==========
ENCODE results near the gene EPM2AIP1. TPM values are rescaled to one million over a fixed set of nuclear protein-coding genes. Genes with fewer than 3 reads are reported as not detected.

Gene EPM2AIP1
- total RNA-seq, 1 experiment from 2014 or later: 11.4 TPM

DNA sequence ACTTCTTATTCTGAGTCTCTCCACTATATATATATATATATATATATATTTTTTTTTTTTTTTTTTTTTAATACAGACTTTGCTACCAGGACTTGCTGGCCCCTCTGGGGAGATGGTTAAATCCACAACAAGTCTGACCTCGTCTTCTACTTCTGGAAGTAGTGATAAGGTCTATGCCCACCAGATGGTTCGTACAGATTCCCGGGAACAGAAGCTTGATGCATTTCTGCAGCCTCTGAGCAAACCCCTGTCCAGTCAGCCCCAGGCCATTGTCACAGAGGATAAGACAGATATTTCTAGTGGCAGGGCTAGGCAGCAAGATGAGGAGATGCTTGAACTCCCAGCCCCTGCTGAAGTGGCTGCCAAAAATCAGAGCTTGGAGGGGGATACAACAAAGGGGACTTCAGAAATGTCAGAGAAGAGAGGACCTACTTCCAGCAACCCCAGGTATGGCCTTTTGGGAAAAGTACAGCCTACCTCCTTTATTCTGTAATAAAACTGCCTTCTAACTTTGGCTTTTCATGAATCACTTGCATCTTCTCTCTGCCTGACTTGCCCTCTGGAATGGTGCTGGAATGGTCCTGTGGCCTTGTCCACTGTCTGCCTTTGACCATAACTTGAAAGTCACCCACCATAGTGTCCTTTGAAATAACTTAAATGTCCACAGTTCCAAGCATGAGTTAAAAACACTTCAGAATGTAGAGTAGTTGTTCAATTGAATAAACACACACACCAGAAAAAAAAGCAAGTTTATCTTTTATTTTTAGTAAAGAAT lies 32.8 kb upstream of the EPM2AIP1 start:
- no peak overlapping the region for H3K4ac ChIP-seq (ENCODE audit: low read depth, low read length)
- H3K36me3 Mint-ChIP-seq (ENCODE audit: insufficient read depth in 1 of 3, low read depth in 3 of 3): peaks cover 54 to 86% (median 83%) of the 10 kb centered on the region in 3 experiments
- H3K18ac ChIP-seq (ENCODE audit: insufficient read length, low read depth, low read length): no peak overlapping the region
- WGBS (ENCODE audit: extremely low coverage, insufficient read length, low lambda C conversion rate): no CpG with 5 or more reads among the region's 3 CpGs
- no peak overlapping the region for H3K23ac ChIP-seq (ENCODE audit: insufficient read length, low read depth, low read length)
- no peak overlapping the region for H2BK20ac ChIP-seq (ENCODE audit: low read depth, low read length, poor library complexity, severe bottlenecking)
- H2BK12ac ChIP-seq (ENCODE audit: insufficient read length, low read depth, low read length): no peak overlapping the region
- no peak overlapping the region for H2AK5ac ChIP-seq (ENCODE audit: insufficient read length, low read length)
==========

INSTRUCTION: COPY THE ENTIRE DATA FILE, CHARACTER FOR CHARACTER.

ENCODE results near the gene EPM2AIP1. TPM values are rescaled to one million over a fixed set of nuclear protein-coding genes. Genes with fewer than 3 reads are reported as not detected.

Gene EPM2AIP1
- total RNA-seq, 1 experiment from 2014 or later: 11.4 TPM

DNA sequence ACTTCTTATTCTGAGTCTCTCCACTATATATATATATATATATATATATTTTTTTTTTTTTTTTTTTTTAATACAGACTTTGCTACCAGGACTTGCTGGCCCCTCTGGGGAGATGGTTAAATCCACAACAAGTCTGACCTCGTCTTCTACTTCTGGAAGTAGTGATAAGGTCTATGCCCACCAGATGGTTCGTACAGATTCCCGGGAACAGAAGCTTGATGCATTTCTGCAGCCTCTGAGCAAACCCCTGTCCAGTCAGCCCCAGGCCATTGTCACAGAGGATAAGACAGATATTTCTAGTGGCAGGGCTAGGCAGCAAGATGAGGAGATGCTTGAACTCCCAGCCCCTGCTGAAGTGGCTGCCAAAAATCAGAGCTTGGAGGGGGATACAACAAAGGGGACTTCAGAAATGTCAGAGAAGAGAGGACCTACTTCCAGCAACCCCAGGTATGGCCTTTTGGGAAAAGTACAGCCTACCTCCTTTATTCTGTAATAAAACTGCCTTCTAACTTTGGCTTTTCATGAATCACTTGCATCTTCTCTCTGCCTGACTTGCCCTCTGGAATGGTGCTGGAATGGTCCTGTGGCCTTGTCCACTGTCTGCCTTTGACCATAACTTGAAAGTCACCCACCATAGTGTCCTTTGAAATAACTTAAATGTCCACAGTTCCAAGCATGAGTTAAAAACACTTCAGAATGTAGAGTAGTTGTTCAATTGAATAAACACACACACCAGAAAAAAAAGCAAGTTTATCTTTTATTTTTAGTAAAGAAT lies 32.8 kb upstream of the EPM2AIP1 start:
- no peak overlapping the region for H3K4ac ChIP-seq (ENCODE audit: low read depth, low read length)
- H3K36me3 Mint-ChIP-seq (ENCODE audit: insufficient read depth in 1 of 3, low read depth in 3 of 3): peaks cover 54 to 86% (median 83%) of the 10 kb centered on the region in 3 experiments
- H3K18ac ChIP-seq (ENCODE audit: insufficient read length, low read depth, low read length): no peak overlapping the region
- WGBS (ENCODE audit: extremely low coverage, insufficient read length, low lambda C conversion rate): no CpG with 5 or more reads among the region's 3 CpGs
- no peak overlapping the region for H3K23ac ChIP-seq (ENCODE audit: insufficient read length, low read depth, low read length)
- no peak overlapping the region for H2BK20ac ChIP-seq (ENCODE audit: low read depth, low read length, poor library complexity, severe bottlenecking)
- H2BK12ac ChIP-seq (ENCODE audit: insufficient read length, low read depth, low read length): no peak overlapping the region
- no peak overlapping the region for H2AK5ac ChIP-seq (ENCODE audit: insufficient read length, low read length)